“We used to have Dunlap department store on the corner of Third and Main. We had a J.C. Penny. We had my store. We had Aberson’s department store, who carried real nice ladies garments mostly. Her husband’s name was Max. Her name was Estelle and she ran it really well,” said Overall. “I sold my store to Elmer Frech, who had the drug store, when I retired. He operated it for a while then he finally closed it up.”

As a student, Overall started the fourth grade at Lincoln elementary in Okemah. In 1940, he graduated from Okemah high school. He attended the University of Oklahoma and has a degree in business administration.

After high school graduation, he deployed to Italy to serve his country in World War II. Overall worked in the Army Signal Corps, which focused on communications, and said his two-year stint on the coast of Italy was a very pleasant one. Overall was fortunate to not see combat, but rather his job was to install equipment that aided in communications efforts. He said he remembers topping a tower in Sicily and looking out on the horizon for “what seemed like forever.”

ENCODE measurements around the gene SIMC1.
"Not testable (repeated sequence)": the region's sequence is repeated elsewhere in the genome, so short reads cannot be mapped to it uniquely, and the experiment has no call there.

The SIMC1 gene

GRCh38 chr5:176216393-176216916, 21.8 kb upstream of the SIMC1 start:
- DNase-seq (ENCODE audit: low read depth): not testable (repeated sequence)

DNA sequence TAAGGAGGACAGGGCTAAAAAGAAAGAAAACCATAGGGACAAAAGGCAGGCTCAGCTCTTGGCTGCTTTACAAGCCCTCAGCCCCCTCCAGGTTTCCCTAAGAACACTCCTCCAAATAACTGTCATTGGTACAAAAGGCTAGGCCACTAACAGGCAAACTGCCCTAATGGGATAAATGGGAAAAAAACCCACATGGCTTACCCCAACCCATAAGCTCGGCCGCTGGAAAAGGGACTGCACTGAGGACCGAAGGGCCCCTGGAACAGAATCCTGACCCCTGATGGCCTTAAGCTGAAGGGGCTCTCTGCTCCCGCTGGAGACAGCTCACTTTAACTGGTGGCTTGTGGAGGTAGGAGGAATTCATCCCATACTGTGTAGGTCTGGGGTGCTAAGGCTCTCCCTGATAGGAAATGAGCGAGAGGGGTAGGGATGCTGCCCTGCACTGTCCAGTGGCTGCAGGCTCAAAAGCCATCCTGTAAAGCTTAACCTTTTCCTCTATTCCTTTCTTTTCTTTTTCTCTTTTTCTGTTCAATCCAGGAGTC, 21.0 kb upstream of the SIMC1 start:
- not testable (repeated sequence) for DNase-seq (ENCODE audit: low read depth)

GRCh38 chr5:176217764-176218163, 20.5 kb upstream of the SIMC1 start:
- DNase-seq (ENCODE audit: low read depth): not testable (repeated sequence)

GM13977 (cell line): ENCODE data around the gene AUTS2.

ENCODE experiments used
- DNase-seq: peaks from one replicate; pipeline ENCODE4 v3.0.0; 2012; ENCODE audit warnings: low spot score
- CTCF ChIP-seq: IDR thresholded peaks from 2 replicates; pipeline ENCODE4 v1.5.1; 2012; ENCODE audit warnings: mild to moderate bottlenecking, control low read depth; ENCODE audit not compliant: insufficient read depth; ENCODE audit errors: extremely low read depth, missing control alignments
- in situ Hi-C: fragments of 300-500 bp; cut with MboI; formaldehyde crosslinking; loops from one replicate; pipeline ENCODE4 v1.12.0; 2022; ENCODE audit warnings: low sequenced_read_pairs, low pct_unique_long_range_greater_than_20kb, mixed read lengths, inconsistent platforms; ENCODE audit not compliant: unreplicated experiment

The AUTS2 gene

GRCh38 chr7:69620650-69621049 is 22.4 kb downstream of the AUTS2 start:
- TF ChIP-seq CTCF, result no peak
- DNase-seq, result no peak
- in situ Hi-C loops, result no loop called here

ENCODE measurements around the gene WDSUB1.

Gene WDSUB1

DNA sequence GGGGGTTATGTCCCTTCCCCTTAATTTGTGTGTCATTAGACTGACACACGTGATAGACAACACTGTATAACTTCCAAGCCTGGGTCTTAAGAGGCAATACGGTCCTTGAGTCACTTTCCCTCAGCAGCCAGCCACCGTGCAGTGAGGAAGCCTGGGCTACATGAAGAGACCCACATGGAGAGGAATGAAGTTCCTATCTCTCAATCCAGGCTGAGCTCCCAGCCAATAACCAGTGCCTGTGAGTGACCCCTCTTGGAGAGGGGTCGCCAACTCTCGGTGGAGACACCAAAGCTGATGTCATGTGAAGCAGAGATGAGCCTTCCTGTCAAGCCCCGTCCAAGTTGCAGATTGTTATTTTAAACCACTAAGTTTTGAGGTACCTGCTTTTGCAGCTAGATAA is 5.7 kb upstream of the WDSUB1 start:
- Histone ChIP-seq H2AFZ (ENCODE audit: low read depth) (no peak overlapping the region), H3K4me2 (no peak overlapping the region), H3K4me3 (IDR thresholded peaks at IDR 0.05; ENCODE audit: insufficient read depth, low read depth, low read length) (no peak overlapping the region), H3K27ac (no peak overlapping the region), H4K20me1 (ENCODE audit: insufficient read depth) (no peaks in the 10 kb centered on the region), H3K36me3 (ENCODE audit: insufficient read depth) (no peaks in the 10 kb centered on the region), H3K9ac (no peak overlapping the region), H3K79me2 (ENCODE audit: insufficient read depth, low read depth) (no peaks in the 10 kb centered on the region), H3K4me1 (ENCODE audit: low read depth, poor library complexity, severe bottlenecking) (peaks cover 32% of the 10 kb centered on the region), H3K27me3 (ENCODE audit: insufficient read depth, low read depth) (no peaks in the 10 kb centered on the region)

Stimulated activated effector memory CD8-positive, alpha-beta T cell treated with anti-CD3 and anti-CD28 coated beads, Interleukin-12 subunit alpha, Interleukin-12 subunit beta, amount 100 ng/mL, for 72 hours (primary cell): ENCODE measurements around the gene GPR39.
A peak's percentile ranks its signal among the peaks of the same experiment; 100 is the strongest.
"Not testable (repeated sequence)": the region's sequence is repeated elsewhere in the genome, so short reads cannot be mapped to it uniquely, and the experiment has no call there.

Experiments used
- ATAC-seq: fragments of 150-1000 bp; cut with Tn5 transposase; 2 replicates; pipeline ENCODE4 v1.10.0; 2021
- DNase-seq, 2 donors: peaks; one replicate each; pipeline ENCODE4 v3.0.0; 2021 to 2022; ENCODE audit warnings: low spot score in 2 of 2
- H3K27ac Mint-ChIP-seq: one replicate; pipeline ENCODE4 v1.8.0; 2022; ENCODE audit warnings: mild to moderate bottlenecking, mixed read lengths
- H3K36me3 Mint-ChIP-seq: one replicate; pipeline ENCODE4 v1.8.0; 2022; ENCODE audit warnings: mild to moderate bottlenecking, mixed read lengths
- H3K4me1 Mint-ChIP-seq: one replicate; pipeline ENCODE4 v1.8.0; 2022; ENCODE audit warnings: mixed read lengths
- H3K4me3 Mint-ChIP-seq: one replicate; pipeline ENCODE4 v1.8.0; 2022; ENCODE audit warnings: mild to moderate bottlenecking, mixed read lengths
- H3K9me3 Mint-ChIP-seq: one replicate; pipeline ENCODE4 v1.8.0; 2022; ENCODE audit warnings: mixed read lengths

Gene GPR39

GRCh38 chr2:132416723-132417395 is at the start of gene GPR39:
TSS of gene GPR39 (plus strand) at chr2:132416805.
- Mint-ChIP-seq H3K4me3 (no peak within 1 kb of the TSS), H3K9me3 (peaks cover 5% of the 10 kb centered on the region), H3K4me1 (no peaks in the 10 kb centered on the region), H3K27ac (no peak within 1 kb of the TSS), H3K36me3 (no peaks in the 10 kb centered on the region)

“I enjoyed Florence, Rome, and Naples. All of those were very interesting. We were around some of those cities all the time. I enjoyed all the time I spent in the service.”

He recalls one incident where he helped a fellow serviceman who passed out while strapped in, while both were in the air working on the tower.

“One time I was working with a guy who was a little bit of a nut, he didn’t have all of his marbles, you know,” said Overall. “We were working together. We had a ground crew. They’d pull these sections up and then we would put them in place. Put the bolts in and attach them. We were belted off with a safety belt. On one occasion, we were up at about 90 feet and this ole’ boy I was working with at that time, all at once he was out cold. I’d been in the Boy Scouts and I had studied knots quite a bit, so I knew how to tie a bolster’s chair knot. You can belt a person that way and keep them in an upright position and let them down on a rope. So, that’s what I did. I tied a rope around him and put him in a bolster’s knot and the ground crew started to let him down. He kept bumping against the tower. They just couldn’t let him down real smooth, so I had to let my safety belt loose and work myself down with him. Making sure I was safe and he was moving along safely. It’s one of those memories that stays with you.”